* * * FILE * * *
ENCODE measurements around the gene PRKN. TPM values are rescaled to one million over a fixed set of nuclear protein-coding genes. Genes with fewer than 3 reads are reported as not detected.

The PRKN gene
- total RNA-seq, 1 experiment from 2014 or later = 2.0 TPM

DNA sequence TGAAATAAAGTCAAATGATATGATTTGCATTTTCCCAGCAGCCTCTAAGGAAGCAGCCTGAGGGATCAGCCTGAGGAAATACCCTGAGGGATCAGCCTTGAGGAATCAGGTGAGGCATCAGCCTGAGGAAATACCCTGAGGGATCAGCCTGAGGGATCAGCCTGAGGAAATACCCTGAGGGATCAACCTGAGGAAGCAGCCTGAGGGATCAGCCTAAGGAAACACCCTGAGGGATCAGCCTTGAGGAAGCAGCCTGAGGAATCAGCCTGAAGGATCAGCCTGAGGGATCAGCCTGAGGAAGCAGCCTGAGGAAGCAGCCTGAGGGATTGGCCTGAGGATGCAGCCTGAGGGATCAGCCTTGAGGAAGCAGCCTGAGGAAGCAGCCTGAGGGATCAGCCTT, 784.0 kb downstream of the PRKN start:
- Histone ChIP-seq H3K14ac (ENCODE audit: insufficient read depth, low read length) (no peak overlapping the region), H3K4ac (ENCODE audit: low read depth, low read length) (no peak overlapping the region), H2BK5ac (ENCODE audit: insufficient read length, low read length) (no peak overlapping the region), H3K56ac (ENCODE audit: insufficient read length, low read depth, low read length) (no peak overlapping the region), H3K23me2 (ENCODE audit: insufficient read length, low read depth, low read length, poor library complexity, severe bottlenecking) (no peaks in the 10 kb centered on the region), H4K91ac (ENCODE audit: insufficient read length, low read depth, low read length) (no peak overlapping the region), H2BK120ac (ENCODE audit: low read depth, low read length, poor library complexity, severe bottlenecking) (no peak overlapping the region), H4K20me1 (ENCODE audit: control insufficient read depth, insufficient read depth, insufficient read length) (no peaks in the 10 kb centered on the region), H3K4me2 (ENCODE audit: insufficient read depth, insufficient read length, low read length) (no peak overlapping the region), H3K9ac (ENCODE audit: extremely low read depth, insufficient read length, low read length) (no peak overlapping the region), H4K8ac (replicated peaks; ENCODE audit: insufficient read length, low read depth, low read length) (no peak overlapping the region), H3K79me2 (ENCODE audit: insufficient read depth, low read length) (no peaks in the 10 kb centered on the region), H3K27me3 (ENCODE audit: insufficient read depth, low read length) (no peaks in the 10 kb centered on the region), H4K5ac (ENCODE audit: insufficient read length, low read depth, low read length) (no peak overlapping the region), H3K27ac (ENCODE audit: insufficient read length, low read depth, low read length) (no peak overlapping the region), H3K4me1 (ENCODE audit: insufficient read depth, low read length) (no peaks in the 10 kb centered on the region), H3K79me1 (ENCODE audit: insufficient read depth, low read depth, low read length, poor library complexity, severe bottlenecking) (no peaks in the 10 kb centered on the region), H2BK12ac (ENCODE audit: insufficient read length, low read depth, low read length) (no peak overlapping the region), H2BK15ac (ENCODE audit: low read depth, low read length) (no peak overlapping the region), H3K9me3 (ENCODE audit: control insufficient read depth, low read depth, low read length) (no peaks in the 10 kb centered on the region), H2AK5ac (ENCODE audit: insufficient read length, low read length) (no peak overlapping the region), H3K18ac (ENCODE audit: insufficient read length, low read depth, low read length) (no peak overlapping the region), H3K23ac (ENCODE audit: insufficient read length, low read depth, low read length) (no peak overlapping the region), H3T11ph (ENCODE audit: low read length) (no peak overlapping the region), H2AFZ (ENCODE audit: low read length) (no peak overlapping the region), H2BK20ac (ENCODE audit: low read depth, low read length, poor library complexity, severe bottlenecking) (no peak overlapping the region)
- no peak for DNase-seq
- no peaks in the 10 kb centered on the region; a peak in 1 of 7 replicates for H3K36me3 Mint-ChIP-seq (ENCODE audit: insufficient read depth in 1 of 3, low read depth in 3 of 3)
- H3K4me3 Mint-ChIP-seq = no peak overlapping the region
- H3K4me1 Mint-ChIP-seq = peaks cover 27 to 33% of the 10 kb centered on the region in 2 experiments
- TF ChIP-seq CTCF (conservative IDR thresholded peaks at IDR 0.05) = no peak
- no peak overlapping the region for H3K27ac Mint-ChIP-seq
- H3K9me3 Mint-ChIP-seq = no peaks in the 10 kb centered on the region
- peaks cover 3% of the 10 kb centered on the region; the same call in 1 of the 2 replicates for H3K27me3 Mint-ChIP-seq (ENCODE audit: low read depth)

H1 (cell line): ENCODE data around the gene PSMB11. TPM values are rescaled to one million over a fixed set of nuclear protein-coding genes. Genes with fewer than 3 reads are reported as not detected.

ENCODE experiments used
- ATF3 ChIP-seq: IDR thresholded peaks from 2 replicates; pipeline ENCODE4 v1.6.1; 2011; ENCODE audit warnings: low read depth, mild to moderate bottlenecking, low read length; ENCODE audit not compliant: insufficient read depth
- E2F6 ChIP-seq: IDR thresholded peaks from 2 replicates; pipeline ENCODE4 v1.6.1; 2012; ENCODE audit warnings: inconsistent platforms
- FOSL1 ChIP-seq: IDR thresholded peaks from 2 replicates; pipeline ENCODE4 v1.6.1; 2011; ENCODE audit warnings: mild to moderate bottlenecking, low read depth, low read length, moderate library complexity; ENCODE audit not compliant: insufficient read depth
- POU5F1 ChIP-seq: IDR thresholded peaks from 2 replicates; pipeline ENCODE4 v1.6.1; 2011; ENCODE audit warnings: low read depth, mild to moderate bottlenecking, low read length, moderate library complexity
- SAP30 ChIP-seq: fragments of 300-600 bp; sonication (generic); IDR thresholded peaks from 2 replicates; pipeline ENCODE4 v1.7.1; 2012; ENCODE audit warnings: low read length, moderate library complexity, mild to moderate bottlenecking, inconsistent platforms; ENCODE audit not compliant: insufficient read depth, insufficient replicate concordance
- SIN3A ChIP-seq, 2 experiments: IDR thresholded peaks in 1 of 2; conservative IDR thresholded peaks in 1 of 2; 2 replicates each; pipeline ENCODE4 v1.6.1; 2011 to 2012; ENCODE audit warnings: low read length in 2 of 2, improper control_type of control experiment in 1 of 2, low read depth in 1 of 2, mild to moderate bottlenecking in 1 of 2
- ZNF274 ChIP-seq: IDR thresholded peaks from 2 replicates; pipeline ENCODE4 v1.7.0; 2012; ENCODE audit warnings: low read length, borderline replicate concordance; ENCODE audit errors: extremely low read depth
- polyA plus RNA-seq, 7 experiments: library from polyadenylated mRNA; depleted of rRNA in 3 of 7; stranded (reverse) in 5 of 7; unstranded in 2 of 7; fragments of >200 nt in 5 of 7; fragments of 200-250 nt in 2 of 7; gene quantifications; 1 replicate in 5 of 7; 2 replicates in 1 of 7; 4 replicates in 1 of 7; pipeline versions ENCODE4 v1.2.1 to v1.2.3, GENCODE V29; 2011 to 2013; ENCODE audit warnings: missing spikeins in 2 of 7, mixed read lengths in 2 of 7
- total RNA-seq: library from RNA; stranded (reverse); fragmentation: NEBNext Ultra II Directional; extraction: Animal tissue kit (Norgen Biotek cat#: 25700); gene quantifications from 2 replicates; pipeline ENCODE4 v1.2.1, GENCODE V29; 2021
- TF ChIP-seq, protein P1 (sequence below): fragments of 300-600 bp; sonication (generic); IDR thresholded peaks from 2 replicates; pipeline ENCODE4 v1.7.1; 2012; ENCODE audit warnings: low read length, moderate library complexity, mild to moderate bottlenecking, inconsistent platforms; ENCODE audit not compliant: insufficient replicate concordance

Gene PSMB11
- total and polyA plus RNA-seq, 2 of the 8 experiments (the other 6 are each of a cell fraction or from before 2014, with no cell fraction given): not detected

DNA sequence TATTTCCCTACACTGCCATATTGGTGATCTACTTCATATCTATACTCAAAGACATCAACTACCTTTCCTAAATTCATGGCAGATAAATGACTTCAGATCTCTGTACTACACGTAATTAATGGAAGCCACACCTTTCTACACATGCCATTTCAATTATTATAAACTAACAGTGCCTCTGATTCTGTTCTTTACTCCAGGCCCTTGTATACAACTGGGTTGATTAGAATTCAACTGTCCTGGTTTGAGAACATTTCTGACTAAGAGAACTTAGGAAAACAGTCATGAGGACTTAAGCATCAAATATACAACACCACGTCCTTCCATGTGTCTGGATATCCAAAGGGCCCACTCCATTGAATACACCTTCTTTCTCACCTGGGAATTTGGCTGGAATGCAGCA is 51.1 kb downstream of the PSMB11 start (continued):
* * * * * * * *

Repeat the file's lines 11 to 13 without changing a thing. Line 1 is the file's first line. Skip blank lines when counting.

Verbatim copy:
- no peak overlapping the region for H3K27ac Mint-ChIP-seq
- H3K9me3 Mint-ChIP-seq = no peaks in the 10 kb centered on the region
- peaks cover 3% of the 10 kb centered on the region; the same call in 1 of the 2 replicates for H3K27me3 Mint-ChIP-seq (ENCODE audit: low read depth)